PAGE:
Last May we published “Trouble Songs: A Musicological Poetics,” Jeff T. Johnson’s sprawling “investigation of the appearance of the word trouble in twentieth- and twenty-first-century music.” Announcing the piece on PennSound Daily, our own Michael Hennessey hailed the article as “a remarkably ambitious and capacious project that brings together the all-too-often disparate worlds of contemporary poetry and music.” “Within,” he continued, “we find Johnson deftly discussing John Ashbery, Amiri Baraka, Caroline Bergvall, and William Carlos Williams (among many others) with the same skill he dedicates to St. Vincent, Dock Boggs, Amy Winehouse, and Johnny Cash.”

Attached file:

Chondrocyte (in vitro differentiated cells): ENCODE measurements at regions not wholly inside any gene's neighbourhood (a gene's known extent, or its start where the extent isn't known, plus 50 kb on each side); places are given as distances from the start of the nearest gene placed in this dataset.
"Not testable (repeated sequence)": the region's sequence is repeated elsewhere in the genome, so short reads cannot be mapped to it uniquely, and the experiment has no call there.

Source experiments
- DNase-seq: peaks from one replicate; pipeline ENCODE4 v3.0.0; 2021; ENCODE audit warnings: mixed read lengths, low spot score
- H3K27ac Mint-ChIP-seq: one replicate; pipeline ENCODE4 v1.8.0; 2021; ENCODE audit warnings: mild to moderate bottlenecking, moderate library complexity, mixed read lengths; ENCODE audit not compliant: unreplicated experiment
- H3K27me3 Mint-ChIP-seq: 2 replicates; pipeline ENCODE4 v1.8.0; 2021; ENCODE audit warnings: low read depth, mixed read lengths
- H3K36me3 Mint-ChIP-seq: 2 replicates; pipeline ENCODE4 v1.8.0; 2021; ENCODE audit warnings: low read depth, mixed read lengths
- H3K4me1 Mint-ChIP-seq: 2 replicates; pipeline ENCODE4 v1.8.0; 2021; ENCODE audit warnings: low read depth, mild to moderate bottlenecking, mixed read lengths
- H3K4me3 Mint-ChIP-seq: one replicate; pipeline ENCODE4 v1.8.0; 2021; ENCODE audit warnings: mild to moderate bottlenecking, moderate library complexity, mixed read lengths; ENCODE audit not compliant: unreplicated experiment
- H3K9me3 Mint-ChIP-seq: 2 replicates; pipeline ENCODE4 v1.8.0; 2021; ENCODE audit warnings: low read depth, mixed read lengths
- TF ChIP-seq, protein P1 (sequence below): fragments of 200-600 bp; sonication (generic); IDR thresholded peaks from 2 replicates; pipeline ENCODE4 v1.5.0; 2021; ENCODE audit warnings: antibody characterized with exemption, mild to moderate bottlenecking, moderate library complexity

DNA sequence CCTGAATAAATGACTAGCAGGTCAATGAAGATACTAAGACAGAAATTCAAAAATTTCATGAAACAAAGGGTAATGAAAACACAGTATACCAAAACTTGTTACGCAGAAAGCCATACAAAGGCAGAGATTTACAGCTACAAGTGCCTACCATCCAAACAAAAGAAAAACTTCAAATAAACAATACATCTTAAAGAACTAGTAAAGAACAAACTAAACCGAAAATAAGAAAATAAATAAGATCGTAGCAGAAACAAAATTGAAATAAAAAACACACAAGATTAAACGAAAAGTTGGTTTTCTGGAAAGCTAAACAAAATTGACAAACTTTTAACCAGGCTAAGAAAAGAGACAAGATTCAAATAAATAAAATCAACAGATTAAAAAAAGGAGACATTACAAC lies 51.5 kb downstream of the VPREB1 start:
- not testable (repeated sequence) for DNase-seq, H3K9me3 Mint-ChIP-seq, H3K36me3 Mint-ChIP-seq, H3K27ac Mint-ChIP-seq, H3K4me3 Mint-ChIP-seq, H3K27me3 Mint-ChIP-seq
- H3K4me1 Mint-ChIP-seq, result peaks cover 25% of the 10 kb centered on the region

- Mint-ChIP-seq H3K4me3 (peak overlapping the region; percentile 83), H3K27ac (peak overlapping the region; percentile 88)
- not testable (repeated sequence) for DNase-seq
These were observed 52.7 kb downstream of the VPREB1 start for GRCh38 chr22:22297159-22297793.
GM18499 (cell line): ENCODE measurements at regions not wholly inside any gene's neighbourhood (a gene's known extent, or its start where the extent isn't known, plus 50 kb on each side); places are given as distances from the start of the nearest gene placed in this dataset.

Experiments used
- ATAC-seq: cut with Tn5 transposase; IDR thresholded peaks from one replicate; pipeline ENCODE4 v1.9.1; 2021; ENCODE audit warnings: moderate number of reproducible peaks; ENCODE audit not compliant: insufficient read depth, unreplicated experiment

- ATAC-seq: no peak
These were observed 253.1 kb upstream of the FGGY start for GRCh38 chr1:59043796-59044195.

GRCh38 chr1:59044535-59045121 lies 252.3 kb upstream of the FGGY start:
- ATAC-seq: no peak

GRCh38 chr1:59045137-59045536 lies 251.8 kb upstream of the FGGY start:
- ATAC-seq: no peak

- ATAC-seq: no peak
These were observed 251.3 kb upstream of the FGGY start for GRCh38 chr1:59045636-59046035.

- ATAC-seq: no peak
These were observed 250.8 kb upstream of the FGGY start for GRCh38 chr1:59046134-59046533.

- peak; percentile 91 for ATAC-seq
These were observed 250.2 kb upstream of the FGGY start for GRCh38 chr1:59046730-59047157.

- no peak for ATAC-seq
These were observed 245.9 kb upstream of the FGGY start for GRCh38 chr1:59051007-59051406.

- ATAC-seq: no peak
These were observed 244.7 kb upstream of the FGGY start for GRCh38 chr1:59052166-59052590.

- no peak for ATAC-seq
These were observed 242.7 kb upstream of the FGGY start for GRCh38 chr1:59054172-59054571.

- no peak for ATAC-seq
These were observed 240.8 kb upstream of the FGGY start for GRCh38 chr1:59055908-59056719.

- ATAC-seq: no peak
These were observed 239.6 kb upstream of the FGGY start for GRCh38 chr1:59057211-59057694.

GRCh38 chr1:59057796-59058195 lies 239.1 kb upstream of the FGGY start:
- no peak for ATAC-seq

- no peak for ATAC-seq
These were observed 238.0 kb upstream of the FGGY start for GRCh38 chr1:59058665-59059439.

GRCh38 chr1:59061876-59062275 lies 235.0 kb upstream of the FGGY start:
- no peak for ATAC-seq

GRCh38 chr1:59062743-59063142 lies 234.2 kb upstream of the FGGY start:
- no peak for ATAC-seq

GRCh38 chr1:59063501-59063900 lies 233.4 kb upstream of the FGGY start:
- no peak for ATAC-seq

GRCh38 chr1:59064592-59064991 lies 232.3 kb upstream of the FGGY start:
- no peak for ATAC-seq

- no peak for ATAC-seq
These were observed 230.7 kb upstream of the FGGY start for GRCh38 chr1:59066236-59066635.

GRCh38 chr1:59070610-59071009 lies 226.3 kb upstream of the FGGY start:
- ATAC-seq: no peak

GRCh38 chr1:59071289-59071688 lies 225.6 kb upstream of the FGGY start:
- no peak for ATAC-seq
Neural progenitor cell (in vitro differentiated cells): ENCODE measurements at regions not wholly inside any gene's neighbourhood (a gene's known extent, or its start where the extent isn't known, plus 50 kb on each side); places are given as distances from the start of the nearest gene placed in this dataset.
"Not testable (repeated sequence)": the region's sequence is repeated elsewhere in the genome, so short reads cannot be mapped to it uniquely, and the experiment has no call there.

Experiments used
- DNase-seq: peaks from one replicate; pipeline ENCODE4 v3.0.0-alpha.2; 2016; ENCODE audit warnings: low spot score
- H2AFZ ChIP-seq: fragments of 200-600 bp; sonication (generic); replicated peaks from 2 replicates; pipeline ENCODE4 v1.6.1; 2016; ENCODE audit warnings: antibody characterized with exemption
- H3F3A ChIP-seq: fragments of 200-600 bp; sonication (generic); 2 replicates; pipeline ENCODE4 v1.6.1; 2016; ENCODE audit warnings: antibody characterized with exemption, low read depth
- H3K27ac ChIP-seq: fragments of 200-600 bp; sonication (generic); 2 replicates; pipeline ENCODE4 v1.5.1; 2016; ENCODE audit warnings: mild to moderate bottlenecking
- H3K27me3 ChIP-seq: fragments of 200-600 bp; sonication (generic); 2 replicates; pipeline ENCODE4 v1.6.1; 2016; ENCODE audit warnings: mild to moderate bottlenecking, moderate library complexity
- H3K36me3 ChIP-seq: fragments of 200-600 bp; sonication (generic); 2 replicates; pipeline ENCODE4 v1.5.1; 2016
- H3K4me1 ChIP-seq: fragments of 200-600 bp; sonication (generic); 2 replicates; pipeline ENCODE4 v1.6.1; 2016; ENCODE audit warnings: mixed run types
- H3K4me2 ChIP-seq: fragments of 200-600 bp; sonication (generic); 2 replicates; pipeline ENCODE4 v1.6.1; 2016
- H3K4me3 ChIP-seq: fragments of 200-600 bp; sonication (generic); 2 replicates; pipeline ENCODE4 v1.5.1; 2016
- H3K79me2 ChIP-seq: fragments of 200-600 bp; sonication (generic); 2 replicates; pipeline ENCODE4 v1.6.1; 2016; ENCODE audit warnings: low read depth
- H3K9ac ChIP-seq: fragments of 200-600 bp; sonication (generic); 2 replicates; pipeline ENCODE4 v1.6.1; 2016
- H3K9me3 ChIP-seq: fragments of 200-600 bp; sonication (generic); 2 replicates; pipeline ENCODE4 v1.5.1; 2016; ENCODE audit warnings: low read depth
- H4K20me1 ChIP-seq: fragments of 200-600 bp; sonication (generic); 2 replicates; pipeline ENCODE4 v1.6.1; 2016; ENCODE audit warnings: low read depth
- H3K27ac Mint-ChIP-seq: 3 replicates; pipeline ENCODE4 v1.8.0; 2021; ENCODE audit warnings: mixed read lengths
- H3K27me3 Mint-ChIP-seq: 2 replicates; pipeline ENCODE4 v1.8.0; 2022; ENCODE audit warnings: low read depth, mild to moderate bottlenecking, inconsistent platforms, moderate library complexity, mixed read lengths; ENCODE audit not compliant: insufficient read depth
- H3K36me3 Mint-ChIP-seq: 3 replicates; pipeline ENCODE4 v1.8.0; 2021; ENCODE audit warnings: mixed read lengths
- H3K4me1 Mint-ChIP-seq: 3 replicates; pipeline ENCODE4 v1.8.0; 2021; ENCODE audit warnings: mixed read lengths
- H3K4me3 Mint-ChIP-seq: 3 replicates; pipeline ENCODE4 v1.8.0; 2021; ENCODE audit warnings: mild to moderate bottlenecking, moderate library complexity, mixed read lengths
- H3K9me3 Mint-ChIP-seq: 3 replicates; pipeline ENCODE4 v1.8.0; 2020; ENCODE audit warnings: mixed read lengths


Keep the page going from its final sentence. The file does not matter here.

The two volumes of Robert Duncan’s Collected Early Poems and Plays and Collected Later Poems and Plays (edited by Peter Quartermain), which appeared from the University of California Press in 2013 and 2014, make all of Duncan’s published poetry at last readily available.
We urge readers of Jacket2 to look at — and listen to — Gertrude Stein’s PennSound author page, where new recordings have now been linked. Most who have encountered Stein’s mellifluous voice have heard it from Caedmon record TC 1050 (1956), either directly or via its digitization in PennSound.
Robert Creeley recorded Ted Berrigan’s May 6, 1968 reading given in Buffalo. And Creeley gave the introduction (although, unfortunately, whoever was monitoring the tape recorder while Creeley got up to speak, only caught 27 seconds of the statement). This is the earliest recording of Berrigan currently in the PennSound archive. After his death, Creeley’s many, many recordings have been made available through PennSound. This 1968 Berrigan reading, now newly available on PennSound’s Ted Berrigan page, is one of the most remarkable poetry events Creeley documented.